|On Buying and Selling|
To you the earth yields her fruit, and you shall not want if you but know how to fill your hands.
It is in exchanging the gifts of the earth that you shall find abundance and be satisfied.
Yet unless the exchange be in love and kindly justice, it will but lead some to greed and others to hunger.
|On Crime and Punishment||
Oftentimes have I heard you speak of one who commits a wrong as though he were not one of you, but a stranger unto you and an intruder upon your world.
But I say that even as the holy and the righteous cannot rise beyond the highest which is in each one of you,
So the wicked and the weak cannot fall lower than the lowest which is in you also.
And as a single leaf turns not yellow but with the silent knowledge of the whole tree,
So the wrong-doer cannot do wrong without the hidden will of you all.
Like a procession you walk together towards your god-self.
You are the way and the wayfarers.
And when one of you falls down he falls for those behind him, a caution against the stumbling stone.
Ay, and he falls for those ahead of him, who though faster and surer of foot, yet removed not the stumbling stone.
And you who would understand justice, how shall you unless you look upon all deeds in the fullness of light?
Only then shall you know that the erect and the fallen are but one man standing in twilight between the night of his pigmy-self and the day of his god-self,
And that the corner-stone of the temple is not higher than the lowest stone in its foundation.
You delight in laying down laws,
Yet you delight more in breaking them.
Like children playing by the ocean who build sand-towers with constancy and then destroy them with laughter.
But while you build your sand-towers the ocean brings more sand to the shore,
And when you destroy them the ocean laughs with you.
Verily the ocean laughs always with the innocent.
But what of those to whom life is not an ocean, and man-made laws are not sand-towers,
But to whom life is a rock, and the law a chisel with which they would carve it in their own likeness?
What of the cripple who hates dancers?
What of the ox who loves his yoke and deems the elk and deer of the forest stray and vagrant things?
What of the old serpent who cannot shed his skin, and calls all others naked and shameless?
And of him who comes early to the wedding-feast, and when over-fed and tired goes his way saying that all feasts are violation and all feasters lawbreakers?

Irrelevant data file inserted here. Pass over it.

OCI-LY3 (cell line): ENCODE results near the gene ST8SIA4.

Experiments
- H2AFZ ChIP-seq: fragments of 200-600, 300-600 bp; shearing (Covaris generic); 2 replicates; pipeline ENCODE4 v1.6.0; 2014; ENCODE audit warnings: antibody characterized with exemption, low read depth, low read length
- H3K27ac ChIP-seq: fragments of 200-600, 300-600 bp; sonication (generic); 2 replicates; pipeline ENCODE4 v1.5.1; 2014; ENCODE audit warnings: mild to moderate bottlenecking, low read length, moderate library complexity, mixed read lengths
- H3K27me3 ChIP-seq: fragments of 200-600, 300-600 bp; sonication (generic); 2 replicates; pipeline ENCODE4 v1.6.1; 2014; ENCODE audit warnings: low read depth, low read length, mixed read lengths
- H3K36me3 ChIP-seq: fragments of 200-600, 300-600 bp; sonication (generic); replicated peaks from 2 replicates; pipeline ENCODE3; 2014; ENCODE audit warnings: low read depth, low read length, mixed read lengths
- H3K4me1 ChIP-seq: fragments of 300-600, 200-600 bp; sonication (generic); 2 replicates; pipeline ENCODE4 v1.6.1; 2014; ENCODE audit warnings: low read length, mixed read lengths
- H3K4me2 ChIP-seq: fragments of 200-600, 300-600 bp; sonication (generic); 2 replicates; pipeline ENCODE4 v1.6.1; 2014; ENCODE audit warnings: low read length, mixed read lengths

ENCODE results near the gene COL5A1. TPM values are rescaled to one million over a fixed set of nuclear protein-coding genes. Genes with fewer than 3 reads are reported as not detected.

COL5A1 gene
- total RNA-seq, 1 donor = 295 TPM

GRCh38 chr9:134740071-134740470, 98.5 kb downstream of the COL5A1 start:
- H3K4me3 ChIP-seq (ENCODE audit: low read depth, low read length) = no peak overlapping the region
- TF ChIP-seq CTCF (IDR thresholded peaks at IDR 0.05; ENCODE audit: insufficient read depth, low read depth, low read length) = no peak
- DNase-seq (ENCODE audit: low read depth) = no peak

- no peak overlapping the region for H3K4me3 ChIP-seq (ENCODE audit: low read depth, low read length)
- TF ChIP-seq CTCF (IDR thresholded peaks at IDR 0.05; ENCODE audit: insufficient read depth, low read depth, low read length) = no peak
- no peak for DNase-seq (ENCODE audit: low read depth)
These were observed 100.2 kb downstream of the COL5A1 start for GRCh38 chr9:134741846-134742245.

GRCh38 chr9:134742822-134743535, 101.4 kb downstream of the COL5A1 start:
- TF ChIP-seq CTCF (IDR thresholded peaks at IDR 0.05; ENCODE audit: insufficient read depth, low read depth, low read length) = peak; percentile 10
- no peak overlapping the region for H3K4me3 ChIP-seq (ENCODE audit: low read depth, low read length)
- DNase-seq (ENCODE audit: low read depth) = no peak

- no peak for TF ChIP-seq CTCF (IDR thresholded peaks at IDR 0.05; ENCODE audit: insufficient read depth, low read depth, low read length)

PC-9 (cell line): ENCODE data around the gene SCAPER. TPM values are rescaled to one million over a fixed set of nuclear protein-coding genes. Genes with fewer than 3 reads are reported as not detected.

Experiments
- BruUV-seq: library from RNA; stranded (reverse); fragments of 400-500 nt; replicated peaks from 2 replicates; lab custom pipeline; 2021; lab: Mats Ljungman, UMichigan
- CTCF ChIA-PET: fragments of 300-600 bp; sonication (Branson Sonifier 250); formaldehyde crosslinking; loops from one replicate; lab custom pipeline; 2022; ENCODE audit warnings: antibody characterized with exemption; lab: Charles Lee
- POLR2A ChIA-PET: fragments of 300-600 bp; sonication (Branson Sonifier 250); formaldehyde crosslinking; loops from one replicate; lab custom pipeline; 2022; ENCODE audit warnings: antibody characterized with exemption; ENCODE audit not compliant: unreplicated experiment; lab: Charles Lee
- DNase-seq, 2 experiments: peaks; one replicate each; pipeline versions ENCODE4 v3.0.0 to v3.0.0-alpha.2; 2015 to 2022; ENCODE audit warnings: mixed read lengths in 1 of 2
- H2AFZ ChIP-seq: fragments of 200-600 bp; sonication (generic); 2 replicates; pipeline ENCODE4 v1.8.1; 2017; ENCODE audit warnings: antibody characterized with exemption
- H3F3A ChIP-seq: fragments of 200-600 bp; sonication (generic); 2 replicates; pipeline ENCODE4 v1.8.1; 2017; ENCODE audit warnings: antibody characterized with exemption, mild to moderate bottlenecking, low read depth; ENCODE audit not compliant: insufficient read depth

What shall I say of these save that they too stand in the sunlight, but with their backs to the sun?
They see only their shadows, and their shadows are their laws.
And what is the sun to them but a caster of shadows?
And what is it to acknowledge the laws but to stoop down and trace their shadows upon the earth?
But you who walk facing the sun, what images drawn on the earth can hold you?
At the city gate and by your fireside I have seen you prostrate yourself and worship your own freedom,
Even as slaves humble themselves before a tyrant and praise him though he slays them.
Ay, in the grove of the temple and in the shadow of the citadel I have seen the freest among you wear their freedom as a yoke and a handcuff.
And my heart bled within me; for you can only be free when even the desire of seeking freedom becomes a harness to you, and when you cease to speak of freedom as a goal and a fulfilment.
|On Reason and Passion|
Your reason and your passion are the rudder and the sails of your seafaring soul.
If either your sails or your rudder be broken, you can but toss and drift, or else be held at a standstill in mid-seas.
For reason, ruling alone, is a force confining; and passion, unattended, is a flame that burns to its own destruction.
Therefore let your soul exalt your reason to the height of passion, that it may sing;
And let it direct your passion with reason, that your passion may live through its own daily resurrection, and like the phœnix rise above its own ashes.
Your pain is the breaking of the shell that encloses your understanding.
Even as the stone of the fruit must break, that its heart may stand in the sun, so must you know pain.
And could you keep your heart in wonder at the daily miracles of your life, your pain would not seem less wondrous than your joy;
And you would accept the seasons of your heart, even as you have always accepted the seasons that pass over your fields.
And you would watch with serenity through the winters of your grief.
Say not, I have found the truth, but rather, I have found a truth.